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Zombie Genes, Monster Fish, Intergalactic Internet and More Mysterious News Briefly — March 25, 2021

Mysterious News Briefly — March 25, 2021

A new study reveals how clinical psychologists can implant false memories in patients and then later erase them relatively easily. Are you sure you just read this?

Japanese amateur astronomer Yuji Nakamura reported seeing a star exploding 10,000 light years from Earth, and the event was later confirmed by the National Astronomical Observatory of Japan (NAOJ) which named the nova V1405 Cas. He’s back looking for more with his off-the-shelf telescope while NAOI is explaining to the government why it still needs a subsidy.

Using ‘brain organoids’ – 3-D tissues grown from stem cells from humans, gorillas and chimpanzees – scientists discovered that humans developed bigger brains because of a difference in the speed of transition from neural progenitors to neurons let human cells have more time to multiply. On the positive side for gorillas and chimps, this means they don’t have enough brain cells to worry about the ethics of growing brains in a lab.

Florida wildlife officials are trying to figure out how the body of a dead Amazon “river monster” fish known as the arapaima (Arapaima gigas) – a real freshwater monster that can reach 10 feet (3 meters) long and up to 440 lbs. (200 kg) – ended up on the banks of the Caloosahatchee River which empties into the Gulf of Mexico in western Florida. BOLO for a guy trying to sell dozens of cases of unopened tropical fish food.

Using data from the Event Horizon Telescope, astronomers were able to map the glowing ring of golden light around the supermassive black hole M87* 55 million light-years away and see strong polarized twisting of the light waves generated by powerful magnetic fields around the black hole. Black holes continue to be the gift that keeps on giving everything but light.

Ingenuity chief engineer Bob Balaram revealed that a tiny piece of fabric from the plane that Wright brothers flew in 1903 is on Mars underneath the helicopter’s solar panel. If the brothers were alive today, they’d probably be flipping a coin to see who pretends to fly it and who yells “Look out for that Martian!”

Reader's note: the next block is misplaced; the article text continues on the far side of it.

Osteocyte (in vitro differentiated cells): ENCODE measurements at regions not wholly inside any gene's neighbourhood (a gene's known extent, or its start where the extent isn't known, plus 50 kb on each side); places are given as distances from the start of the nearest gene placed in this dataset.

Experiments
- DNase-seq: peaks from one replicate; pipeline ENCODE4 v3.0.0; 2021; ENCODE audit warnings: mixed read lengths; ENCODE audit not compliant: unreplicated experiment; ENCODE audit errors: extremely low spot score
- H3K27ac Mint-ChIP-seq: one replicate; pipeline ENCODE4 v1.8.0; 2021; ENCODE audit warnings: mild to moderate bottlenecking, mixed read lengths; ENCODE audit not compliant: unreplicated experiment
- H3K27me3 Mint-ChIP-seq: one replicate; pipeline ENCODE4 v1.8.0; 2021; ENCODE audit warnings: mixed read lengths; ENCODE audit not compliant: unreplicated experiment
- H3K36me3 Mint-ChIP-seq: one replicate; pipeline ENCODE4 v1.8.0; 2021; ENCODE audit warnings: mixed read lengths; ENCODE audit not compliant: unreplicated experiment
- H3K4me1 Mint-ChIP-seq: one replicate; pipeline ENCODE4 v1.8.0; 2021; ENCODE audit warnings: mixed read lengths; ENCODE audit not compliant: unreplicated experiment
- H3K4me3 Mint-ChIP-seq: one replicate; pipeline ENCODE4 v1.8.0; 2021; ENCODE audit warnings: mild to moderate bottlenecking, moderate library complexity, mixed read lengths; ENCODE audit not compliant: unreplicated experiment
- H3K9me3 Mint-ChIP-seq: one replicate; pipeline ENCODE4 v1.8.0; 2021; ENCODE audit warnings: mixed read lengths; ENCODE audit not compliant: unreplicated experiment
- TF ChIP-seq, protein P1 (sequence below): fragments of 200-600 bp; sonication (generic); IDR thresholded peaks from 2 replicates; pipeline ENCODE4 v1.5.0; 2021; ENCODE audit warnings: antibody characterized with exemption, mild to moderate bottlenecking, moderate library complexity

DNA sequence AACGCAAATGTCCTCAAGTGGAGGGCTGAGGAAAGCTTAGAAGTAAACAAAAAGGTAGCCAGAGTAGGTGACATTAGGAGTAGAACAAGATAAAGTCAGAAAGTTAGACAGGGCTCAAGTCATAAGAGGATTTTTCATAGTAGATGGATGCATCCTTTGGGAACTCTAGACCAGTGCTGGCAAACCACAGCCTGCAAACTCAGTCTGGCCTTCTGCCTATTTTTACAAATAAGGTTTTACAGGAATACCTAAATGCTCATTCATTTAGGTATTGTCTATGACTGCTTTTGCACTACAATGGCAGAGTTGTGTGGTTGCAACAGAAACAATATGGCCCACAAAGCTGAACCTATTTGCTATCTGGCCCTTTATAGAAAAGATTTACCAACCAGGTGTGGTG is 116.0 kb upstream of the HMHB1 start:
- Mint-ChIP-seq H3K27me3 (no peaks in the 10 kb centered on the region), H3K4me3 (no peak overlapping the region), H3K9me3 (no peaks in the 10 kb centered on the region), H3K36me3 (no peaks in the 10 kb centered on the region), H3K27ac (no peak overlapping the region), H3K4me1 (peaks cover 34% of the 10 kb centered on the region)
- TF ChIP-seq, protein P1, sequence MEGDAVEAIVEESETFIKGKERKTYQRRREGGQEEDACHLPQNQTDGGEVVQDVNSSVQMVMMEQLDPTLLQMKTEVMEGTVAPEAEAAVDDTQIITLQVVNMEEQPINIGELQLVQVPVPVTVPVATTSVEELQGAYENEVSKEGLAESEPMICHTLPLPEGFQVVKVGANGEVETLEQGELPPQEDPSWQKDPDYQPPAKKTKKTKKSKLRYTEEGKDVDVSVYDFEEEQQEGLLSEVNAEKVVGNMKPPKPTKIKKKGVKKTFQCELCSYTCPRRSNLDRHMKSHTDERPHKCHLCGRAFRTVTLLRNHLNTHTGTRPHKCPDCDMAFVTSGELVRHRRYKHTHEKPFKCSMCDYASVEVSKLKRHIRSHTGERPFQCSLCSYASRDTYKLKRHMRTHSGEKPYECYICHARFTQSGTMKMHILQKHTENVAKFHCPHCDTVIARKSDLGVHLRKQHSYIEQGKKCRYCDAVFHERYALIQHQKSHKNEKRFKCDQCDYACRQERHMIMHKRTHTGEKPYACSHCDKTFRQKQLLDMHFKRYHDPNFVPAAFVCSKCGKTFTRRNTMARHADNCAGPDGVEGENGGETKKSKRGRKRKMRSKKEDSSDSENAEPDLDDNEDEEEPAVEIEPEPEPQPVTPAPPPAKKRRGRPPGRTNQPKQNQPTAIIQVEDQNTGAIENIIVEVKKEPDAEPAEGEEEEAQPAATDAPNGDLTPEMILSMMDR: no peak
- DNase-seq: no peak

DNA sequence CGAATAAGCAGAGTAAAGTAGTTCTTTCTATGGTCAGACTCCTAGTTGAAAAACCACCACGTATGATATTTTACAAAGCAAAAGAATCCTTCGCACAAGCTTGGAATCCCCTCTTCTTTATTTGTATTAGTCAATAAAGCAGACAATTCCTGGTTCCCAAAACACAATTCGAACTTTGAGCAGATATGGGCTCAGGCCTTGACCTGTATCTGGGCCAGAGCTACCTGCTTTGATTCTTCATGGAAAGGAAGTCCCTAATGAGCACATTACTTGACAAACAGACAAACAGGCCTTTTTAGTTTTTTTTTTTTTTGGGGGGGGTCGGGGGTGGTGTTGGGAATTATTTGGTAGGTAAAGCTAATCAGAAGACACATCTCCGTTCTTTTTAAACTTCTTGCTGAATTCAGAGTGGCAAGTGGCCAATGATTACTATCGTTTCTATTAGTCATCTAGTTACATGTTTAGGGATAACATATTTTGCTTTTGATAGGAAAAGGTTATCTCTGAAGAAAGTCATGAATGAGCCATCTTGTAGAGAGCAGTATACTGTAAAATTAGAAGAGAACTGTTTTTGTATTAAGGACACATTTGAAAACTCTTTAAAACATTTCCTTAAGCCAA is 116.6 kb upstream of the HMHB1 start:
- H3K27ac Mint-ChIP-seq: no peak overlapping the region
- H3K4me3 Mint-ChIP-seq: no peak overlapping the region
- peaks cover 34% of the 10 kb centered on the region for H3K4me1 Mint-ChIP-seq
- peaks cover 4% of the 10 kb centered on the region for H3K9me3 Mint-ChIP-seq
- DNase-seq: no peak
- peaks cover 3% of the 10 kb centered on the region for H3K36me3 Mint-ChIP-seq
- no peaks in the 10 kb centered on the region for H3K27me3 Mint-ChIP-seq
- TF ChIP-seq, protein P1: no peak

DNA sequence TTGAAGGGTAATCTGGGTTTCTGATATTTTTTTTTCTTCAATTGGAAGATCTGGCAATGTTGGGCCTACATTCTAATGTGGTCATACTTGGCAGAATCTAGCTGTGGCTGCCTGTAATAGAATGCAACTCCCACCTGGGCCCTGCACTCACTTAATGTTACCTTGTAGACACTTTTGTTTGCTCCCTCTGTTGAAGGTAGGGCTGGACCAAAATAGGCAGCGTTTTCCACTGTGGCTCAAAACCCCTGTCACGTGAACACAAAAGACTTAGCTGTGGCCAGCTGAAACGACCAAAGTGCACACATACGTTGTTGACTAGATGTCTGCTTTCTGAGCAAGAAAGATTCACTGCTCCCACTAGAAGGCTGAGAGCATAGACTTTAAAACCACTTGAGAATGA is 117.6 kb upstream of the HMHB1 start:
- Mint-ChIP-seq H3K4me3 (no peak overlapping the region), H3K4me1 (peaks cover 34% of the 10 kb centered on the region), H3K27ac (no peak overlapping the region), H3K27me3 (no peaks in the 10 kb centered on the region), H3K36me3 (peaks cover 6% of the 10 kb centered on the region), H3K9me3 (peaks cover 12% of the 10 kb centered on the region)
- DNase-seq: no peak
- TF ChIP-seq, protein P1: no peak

In a new tweet, Elon Musk thumbed his nose at NASA and the ESA and promised that “SpaceX will be landing Starships on Mars well before 2030.” An appropriate response from NASA and ESA would be “We want some of what he’s smoking.”

A new study found that some cells in fresh brain tissue collected during routine brain surgery stayed active and even increased their activity and grew to gargantuan proportions after death. Somewhere in the afterlife, George Romero is saying, “I told you so!”

When humans become extraterrestrials, some scientists say gravitational lenses – those gravitational fields that distort light from other galaxies – could be used to create an intergalactic Internet so they can phone home. The first thing aliens will say to these travelers won’t be “Welcome!” but “How many bars do you have?”

The increase in both the frequency and magnitude of earthquakes over 5.0 in Alaska is being caused by imbalance due to ice loss from glaciers caused by climate change, according to a new study. Before you ask, electric snowmobiles aren’t enough.

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Paul Seaburn is the editor at Mysterious Universe and its most prolific writer. He’s written for TV shows such as "The Tonight Show", "Politically Incorrect" and an award-winning children’s program. He's been published in “The New York Times" and "Huffington Post” and has co-authored numerous collections of trivia, puzzles and humor. His “What in the World!” podcast is a fun look at the latest weird and paranormal news, strange sports stories and odd trivia. Paul likes to add a bit of humor to each MU post he crafts. After all, the mysterious doesn't always have to be serious.
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